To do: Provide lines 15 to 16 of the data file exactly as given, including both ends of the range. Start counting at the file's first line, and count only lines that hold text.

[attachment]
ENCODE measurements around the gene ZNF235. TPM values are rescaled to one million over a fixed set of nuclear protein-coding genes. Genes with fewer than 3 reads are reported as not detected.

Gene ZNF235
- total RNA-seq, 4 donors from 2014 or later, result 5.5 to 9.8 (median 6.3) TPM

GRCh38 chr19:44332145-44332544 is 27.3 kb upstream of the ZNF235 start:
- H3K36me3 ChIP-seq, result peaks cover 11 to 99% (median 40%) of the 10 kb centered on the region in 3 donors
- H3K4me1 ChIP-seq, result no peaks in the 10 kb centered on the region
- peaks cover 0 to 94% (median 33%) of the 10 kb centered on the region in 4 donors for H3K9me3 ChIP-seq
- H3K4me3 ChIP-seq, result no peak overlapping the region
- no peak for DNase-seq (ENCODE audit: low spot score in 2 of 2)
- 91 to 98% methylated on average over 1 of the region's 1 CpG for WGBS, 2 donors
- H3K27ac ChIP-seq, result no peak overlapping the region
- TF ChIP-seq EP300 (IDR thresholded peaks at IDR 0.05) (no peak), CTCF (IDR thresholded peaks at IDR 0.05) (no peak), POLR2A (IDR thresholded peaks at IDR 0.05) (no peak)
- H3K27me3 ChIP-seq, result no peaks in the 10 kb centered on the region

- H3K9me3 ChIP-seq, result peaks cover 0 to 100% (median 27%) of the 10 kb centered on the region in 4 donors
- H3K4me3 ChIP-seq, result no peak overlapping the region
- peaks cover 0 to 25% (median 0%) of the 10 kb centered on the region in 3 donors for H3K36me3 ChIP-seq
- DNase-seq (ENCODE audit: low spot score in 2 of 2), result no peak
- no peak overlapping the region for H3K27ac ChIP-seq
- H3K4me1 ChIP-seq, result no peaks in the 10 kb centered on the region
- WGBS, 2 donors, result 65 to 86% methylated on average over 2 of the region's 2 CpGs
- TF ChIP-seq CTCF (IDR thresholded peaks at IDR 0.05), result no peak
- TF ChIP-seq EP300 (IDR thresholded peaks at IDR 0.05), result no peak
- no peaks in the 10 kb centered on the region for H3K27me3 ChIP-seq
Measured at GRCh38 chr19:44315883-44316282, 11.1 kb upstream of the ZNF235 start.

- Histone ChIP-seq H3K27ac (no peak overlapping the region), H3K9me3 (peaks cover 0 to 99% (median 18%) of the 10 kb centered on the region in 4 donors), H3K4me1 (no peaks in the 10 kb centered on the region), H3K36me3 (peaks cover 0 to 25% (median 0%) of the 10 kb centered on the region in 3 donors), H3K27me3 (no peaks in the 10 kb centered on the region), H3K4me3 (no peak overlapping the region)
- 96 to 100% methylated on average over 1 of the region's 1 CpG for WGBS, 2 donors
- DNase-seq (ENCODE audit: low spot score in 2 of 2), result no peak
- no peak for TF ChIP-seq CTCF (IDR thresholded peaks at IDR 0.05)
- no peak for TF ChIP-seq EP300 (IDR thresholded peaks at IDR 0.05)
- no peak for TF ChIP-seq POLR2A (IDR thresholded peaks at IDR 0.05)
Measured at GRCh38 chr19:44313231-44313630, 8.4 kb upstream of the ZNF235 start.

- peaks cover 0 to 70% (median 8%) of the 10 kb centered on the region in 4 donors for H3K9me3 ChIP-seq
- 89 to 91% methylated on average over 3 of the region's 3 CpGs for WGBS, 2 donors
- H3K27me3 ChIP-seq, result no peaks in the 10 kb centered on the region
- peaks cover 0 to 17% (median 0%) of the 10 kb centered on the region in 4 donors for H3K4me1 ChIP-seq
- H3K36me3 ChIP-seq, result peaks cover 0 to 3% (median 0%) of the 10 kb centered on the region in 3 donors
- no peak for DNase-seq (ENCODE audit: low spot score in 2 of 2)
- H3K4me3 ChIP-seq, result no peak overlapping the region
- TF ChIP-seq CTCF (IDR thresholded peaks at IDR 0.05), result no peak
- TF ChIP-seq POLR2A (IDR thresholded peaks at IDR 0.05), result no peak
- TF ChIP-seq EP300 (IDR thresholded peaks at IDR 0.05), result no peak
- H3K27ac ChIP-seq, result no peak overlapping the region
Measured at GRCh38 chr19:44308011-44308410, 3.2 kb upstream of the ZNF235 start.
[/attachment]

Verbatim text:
- H3K4me3 ChIP-seq, result no peak overlapping the region
- peaks cover 0 to 25% (median 0%) of the 10 kb centered on the region in 3 donors for H3K36me3 ChIP-seq